Everybody dreams about the very first thing they would purchase if they ever won the lottery… for these next few people, those dreams became a reality! Keep reading to find out some of the most interesting first purchases made by lottery winners.
John and Linda Kutey won a $28.7 million Mega Millions jackpot share in 2011. Their very first purchase was Spray Park, a water slide attraction in New York, USA. The couple said that they spent over $200 000 for their shares in the water park and that they purchased it in honour of their late parents’.
Lottery winner, Louise White, created a financial trust with the majority of her $336.4 million win. This lucky 81 year old purchased a rainbow sherbert ice cream before purchasing her winning lottery ticket and decided that her win was thanks to this lucky dessert. She named her trust "The Rainbow Sherbert Trust" in honour of the dessert and set up the trust to benefit her family.
Nigel Willets won a cool £1 million in 2014 from a lottery scratchcard. His first purchase was a trip around the world (to 12 different countries) and a vacation for 13 of his family members and friends to Florida, USA.
19 year old lottery winner, Jonathan Vargas, won a $35.3 million US Powerball jackpot share in 2008. As expected from a 19 year old with lots of money, he spent it on something rather silly...creating a women’s wrestling TV show called ‘Wrestlicious TakeDown’. It featured scantily clad women wrestling and performing short skits. Unfortunately for him (fortunately for us!) the show only lasted one season before being cancelled.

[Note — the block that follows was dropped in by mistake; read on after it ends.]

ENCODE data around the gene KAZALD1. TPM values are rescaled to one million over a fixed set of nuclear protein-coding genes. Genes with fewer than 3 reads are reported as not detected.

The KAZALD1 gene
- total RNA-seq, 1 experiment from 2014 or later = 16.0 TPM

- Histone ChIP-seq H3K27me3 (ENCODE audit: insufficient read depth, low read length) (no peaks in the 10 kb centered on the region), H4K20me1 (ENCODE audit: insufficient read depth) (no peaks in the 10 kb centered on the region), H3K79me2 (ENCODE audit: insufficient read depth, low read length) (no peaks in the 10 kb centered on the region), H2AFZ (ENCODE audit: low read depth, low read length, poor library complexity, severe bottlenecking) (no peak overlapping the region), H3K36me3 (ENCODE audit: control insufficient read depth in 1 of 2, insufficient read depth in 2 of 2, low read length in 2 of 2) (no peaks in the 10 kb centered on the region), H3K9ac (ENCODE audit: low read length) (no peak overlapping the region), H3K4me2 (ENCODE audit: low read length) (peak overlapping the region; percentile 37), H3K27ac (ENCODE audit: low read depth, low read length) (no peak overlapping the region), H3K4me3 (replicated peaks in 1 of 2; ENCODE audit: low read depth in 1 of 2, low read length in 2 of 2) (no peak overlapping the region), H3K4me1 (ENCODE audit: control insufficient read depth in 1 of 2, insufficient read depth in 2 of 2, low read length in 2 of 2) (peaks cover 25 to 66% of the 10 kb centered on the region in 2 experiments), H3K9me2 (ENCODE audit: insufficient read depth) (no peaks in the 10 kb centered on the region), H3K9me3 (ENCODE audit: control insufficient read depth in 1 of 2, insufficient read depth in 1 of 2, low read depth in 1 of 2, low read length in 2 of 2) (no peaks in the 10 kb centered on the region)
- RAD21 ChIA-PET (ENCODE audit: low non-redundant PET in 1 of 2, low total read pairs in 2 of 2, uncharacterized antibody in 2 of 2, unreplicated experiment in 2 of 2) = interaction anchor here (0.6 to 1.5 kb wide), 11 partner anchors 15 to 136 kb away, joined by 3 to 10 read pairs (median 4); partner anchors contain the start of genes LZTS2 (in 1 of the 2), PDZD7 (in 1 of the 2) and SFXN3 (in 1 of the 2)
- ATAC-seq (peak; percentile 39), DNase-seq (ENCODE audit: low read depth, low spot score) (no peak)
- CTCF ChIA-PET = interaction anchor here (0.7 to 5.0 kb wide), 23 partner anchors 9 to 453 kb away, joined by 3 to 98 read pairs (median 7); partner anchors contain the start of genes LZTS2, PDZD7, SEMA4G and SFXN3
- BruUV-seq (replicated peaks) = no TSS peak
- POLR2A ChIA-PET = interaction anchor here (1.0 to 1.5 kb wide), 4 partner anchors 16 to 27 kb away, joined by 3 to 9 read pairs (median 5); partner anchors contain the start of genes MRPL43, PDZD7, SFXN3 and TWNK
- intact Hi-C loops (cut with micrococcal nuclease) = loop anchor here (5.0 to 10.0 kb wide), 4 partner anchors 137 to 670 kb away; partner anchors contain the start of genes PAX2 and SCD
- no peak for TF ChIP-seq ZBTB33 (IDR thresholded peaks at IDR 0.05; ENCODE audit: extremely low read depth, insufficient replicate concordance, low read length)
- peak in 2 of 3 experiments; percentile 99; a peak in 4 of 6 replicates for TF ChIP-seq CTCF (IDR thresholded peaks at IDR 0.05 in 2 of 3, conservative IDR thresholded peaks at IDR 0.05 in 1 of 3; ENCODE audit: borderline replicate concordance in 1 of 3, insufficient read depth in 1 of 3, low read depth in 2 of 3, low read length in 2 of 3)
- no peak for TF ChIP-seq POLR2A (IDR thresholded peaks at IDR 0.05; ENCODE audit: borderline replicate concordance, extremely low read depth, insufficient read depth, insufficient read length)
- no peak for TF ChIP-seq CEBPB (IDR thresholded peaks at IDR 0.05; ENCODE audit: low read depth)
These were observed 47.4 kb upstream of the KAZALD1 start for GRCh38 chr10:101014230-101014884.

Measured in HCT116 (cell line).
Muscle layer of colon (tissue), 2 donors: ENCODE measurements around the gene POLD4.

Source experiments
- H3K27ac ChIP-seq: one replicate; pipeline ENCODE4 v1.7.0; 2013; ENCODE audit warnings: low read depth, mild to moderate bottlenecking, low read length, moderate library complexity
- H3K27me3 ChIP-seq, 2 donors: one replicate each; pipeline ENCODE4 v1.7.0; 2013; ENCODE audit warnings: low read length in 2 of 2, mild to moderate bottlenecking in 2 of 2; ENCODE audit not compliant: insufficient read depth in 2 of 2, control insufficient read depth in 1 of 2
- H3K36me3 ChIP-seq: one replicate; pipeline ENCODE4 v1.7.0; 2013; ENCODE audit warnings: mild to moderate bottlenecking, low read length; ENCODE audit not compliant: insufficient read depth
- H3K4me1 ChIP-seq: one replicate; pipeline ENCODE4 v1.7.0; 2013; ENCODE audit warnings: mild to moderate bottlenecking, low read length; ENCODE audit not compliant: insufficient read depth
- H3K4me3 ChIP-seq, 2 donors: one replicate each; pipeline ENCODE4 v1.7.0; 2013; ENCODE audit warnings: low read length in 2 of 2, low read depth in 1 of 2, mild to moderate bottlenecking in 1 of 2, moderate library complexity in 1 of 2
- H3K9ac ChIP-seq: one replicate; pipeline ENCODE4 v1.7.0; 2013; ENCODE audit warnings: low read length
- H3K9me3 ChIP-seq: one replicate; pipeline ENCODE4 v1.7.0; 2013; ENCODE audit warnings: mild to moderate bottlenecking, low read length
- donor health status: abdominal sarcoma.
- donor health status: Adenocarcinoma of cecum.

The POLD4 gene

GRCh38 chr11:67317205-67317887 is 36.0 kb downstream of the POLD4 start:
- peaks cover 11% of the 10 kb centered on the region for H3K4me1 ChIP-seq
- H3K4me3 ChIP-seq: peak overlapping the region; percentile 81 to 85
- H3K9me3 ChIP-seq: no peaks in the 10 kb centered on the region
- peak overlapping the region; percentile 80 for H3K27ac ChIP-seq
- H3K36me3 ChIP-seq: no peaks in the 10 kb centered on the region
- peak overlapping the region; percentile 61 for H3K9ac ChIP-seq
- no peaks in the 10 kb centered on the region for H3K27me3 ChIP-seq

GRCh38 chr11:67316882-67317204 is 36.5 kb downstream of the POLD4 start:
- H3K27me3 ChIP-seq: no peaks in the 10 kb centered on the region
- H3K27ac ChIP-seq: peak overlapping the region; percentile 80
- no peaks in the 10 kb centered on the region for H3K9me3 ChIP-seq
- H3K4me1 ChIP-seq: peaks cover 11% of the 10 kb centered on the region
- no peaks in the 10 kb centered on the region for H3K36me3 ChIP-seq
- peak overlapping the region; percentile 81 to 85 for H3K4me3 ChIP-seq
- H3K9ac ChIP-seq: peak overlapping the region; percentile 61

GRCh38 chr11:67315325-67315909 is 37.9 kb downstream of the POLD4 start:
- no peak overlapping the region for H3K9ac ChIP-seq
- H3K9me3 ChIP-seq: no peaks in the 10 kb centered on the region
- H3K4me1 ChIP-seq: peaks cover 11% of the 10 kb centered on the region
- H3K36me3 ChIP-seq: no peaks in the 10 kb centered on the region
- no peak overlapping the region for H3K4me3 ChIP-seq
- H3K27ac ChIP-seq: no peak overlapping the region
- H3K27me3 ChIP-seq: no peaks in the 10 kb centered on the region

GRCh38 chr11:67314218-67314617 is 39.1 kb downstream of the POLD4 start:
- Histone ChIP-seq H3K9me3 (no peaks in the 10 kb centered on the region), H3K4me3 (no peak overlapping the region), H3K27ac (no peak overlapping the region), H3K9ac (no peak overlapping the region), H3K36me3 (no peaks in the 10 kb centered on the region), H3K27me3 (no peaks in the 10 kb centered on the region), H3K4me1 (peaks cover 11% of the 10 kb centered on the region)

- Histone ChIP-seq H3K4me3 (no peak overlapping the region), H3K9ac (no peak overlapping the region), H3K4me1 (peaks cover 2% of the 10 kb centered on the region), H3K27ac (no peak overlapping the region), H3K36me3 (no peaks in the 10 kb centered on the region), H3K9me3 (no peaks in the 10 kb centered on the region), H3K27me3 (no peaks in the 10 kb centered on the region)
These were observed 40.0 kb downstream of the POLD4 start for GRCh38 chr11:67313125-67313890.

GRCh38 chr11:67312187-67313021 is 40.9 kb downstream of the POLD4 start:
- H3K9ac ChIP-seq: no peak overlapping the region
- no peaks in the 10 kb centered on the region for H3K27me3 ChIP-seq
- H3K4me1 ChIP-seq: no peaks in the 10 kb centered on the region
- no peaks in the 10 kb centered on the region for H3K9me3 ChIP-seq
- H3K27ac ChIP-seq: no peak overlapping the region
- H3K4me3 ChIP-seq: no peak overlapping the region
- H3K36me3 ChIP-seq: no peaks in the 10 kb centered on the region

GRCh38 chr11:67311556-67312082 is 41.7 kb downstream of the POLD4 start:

George and Beryl Keates gifted their winnings to their family. This couple struck gold in 2012 and brought home £3.5 million, which they divvied out to family members.
"We gave £250,000 to each of our four sons, £10,000 to each of our nine grandchildren and gave some money to our sisters," they said. They also said that they still have some leftover money, some of which they use on more lottery entries.
After winning $18 million in 1993, Janite Lee from South Korea used a good portion to support the country’s Democratic Party. It turns out she was a bit too charitable — her donations, coupled with gambling and credit-card debt, left her filing for bankruptcy in 2001.
Charlie Lagarde opted for $1,000 a week to fund her photography studies. After winning the lottery on the first and only ticket she had ever bought, Lagarde, newly turned 18, was offered the choice of either a $1 million (£550,000) lump sum or $1,000 (£550) a week for the rest of her life. She chose the $1,000 a week, and said she wanted to use the money to travel and study photography.
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